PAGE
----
The year 2021 has only started, but it’s already looking like it could go down as the year of the chicken.

That's not a reference to the Lunar New Year (we're headed into the year of the ox there) but rather the big trend in restaurants. Of course, last year we saw places like Bucky’s Hot Chicken food truck, more Raising Cane’s and Angry Chickz from L.A. (still pulling in crowds with their version of Nashville hot chicken) open up all over town, so it’s probably just a continuation of a trend.

The restaurant we’re reviewing, Fire Wings, opened in the northwest back in November. But in the months ahead, we can expect to welcome Baba's Hot Chicken and Bok Bok Fried Chicken, which specializes in Korean-style double-fried bird. I confess to never having tried a Korean double-fried piece of chicken, but I’m looking forward to it later this year once it opens.

I think you’ll look forward to Fire Wings, a small chain that recently opened its first restaurant in northwest Bakersfield near Studio Movie Grill, J’s Place (always one of our favorite fried chicken sources) and the new Round Table Pizza. That particular shopping center, which also has Freddy’s, Ruben’s, a sushi place and is across the street from Dewar’s, is almost like the world’s largest food court. As we said it opened in the fall and was actually serving seated customers for a while in its casual sports bar atmosphere, but this has come and gone as we went into the purple COVID tier, many restaurants went only to takeout and delivery, others stayed defiant citing various studies showing restaurant transmission to be minuscule compared to various other pandemic threats, such as going to an indoor birthday party at The French Laundry in Napa. (Just kidding, Gavin.)

What Fire Wings offers is chicken wings in seven sauces, seven dry rubs and seven “fusion” sauces (if you’re adventurous, stay there), some big salads that are not as charismatic, sandwiches, interesting side dishes, family packs and 11 draft beers but no wines. We counted seven flat-screen TVs on our visit, a quite trendy industrial functional look with wood tables, brick, stone, the open ceiling with visible duct work. Casual and fun, that’s for sure.

On our visit we sampled the garlic french fries ($4.99), the Asian chicken salad ($8.49), two orders of 10 bone-in chicken wings with four different treatments: garlic Parmesan and Jamaican jerk rubs, mango habanero from the classic sauce list and Thai chili from the fusion sauces list. They also offer seven different dips, but we passed on all those, preferring our wings straight.

The variety of treatments is a Fire Wings strength: The Thai chili had the combination of hot and sweet that you’d expect from good Thai food, so I’ll be back to try the other fusion flavors like peanut butter, dragon, Saigon street with its honey-based sweetness and Korean kicks. The mango habanero also uses honey with the fruit for its sweet punch, and I was grateful that the heat level was reasonable. And each of these large wing pieces was so hot and crispy we knew they were freshly made.

The rubs were even better, the garlic pronounced enough without being atrocious and so much fresh grated parmesan and either a butter or oil to hold it all together, the Jamaican jerk wings being drier but calling to mind a couple of trips to that Caribbean island where the jerk spices could startle the palate in thrilling ways. The fries were long, thick and tossed like the wings with a garlic, butter, parsley, Parmesan cheese mix. Positively addicting.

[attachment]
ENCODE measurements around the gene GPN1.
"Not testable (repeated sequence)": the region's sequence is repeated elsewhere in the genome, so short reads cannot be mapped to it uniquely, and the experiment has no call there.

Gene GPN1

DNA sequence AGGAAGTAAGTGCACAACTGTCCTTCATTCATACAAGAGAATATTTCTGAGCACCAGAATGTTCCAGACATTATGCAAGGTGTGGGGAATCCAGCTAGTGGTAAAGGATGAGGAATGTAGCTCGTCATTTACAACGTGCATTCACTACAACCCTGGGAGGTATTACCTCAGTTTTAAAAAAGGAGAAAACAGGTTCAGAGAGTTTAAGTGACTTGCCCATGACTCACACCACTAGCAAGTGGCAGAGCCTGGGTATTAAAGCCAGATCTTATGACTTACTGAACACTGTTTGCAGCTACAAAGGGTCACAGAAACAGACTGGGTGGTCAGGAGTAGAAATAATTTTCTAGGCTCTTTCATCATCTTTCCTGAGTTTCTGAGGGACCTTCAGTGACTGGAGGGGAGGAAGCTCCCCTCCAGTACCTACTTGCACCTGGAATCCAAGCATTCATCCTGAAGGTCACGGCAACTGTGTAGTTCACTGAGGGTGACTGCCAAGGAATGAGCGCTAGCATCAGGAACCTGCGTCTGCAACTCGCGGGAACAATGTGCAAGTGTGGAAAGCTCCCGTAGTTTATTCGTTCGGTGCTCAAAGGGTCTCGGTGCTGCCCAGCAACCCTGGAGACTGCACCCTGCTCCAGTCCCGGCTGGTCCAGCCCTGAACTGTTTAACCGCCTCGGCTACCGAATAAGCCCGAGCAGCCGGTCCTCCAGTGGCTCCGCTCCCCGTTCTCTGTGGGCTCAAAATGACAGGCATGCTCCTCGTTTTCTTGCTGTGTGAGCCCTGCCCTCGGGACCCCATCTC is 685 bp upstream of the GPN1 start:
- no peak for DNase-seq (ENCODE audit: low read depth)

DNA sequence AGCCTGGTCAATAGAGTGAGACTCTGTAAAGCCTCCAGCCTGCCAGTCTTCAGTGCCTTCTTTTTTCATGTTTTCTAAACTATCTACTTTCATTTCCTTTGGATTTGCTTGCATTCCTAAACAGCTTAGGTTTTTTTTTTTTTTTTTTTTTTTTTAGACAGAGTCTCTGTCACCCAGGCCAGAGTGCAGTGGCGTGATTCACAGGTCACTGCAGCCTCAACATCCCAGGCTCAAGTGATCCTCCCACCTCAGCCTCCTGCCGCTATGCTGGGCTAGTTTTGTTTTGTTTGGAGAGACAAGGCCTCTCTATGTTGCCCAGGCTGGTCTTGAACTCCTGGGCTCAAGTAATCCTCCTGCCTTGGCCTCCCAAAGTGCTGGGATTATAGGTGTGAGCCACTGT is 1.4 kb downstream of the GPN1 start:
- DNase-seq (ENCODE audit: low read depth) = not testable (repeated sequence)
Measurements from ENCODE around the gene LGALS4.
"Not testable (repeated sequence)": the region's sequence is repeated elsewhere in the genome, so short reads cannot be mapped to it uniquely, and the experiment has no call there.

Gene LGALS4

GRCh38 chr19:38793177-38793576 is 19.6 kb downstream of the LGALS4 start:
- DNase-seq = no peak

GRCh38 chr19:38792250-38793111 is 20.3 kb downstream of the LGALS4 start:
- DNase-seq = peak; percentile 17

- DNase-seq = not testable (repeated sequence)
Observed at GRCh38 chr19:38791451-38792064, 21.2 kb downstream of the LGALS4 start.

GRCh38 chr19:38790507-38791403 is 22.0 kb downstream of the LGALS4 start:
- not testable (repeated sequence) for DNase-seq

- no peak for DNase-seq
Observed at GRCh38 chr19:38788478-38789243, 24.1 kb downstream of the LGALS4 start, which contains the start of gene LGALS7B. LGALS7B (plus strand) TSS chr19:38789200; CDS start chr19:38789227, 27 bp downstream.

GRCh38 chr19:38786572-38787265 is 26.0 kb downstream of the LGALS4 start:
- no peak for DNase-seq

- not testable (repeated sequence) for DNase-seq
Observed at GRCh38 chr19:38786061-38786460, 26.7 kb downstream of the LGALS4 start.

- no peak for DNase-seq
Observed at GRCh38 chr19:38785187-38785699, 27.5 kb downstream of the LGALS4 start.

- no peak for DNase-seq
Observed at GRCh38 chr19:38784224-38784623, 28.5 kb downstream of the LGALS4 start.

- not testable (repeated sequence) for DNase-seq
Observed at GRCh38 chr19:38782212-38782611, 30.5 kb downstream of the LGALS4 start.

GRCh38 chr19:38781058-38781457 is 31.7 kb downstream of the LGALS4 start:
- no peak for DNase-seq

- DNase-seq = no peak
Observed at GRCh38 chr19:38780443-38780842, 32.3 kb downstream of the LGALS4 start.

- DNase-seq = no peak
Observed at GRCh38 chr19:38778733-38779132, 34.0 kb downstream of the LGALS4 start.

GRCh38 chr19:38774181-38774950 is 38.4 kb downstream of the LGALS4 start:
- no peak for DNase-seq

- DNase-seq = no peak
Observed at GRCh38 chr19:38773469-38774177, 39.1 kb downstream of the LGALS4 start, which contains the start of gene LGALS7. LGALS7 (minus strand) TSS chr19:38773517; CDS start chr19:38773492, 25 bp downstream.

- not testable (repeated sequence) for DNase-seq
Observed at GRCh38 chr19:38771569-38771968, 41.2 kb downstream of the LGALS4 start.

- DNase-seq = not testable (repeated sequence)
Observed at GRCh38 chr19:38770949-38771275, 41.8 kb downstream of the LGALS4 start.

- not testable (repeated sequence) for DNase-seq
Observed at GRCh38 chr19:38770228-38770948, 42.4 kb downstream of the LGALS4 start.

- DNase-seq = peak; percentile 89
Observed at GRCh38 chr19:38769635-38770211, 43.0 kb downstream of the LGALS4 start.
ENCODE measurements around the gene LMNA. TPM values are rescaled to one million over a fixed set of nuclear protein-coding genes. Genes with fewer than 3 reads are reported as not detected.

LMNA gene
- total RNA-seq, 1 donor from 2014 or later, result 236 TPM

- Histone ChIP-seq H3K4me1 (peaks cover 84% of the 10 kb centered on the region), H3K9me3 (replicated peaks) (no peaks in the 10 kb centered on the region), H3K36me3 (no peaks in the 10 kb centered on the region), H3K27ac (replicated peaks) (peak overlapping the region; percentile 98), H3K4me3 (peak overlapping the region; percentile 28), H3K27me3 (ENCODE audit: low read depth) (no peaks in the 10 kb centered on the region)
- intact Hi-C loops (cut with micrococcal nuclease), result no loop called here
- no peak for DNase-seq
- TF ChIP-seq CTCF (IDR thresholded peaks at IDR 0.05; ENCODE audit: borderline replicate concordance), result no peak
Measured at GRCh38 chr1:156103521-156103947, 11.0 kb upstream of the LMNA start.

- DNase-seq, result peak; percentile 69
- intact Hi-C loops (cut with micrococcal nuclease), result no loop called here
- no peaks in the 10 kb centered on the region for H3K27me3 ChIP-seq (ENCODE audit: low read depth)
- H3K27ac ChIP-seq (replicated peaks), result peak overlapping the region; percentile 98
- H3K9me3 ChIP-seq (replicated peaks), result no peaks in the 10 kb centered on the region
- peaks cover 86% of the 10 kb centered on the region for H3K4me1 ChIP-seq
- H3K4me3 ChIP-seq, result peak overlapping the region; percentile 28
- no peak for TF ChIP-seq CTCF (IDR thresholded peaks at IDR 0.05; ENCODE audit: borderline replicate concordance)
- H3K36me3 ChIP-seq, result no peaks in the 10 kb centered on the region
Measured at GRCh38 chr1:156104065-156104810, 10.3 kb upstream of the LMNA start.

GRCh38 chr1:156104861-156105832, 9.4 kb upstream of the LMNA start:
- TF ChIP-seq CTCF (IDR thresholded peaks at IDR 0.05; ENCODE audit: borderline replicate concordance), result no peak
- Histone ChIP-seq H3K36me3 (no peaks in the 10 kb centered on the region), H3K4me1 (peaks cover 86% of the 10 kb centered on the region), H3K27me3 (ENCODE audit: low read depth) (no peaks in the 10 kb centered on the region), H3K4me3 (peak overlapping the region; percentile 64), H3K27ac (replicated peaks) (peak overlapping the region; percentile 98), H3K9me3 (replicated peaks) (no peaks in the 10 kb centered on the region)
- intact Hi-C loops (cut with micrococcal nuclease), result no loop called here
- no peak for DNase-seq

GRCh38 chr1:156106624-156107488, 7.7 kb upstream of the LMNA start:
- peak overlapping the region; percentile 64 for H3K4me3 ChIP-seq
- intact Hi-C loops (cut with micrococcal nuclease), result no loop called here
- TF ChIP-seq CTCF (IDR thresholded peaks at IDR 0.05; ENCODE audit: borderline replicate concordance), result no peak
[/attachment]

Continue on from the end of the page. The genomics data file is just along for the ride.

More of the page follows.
Other side dishes include garlic noodles, mac and cheese, zucchini sticks, tater tots and stuffed jalapenos. Not much here for vegetarians, frankly.

My companion had mixed feelings about her salad, finding the spring mix used to be quite fresh, but the Asian dressing was distinctly sweet and mixed in with the romaine and mesclun was a bit of chard, notable for its beetlike flavor. She’s not a fan of that. The mandarin orange segments probably contributed to the cloying impression. The chicken was chopped squares of grilled breast meat, just not as impressive as the wings, where it seems most of the creative energies are spent.

If you’ve looking for a bargain, head to Fire Wings on Monday or Tuesday nights when boneless wings are going for 70 cents each (five piece minimum). You can also get $5 free credit if you sign up for the app on your phone and earn points for spending money there, as well as access to occasional app-only specials.

The list of sandwiches includes a Nashville hot chicken at four different spice levels, though I can seldom tolerate anything above hot. Medium can be serious enough for most civilians. Beer choices range from Bud and Coors to 805, Dos Equis, Modelo and a few IPAs. There are “mini meals,” which would be great choices for children or those not hungry enough for a full option. I like that there’s no age restriction on ordering those.

Service was pleasant and efficient on our visit, and I do remember that like Wing Stop they cook it to order, so you’re looking at a 15-minute wait. They warned us, and that’s exactly how long it took. I am always grateful to get my fried chicken right out of the fryer.

Pete Tittl’s Dining Out column appears in The Californian on Sundays. Email him at or follow him on Twitter: @pftittl.